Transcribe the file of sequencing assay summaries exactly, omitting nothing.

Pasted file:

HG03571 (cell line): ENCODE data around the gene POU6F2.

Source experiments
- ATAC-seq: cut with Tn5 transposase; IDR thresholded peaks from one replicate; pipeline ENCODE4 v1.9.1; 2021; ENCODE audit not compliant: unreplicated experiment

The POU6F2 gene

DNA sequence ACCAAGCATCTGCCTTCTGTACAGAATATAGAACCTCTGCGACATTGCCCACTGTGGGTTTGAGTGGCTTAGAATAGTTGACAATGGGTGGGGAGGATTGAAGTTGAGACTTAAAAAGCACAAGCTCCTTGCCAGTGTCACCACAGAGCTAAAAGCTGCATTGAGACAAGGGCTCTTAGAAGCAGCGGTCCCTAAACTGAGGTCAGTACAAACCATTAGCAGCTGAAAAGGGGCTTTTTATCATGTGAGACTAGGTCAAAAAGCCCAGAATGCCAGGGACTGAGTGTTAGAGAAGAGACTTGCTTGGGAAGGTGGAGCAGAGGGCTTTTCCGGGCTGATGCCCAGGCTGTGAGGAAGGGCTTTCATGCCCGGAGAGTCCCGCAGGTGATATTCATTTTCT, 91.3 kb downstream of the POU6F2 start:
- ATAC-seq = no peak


HG03571 (cell line): ENCODE data around the gene POU6F2.

Source experiments
- ATAC-seq: cut with Tn5 transposase; IDR thresholded peaks from one replicate; pipeline ENCODE4 v1.9.1; 2021; ENCODE audit not compliant: unreplicated experiment

The POU6F2 gene

DNA sequence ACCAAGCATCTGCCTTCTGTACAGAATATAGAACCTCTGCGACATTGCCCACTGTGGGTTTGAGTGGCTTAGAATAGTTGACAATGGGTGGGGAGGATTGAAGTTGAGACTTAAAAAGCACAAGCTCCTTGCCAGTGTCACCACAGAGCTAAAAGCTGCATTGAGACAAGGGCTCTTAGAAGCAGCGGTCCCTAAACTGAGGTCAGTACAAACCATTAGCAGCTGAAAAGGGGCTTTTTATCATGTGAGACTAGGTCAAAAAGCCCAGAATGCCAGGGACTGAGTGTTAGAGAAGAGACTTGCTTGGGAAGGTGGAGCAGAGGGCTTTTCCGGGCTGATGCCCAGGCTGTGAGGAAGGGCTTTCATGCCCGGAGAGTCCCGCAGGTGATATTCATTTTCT, 91.3 kb downstream of the POU6F2 start:
- ATAC-seq = no peak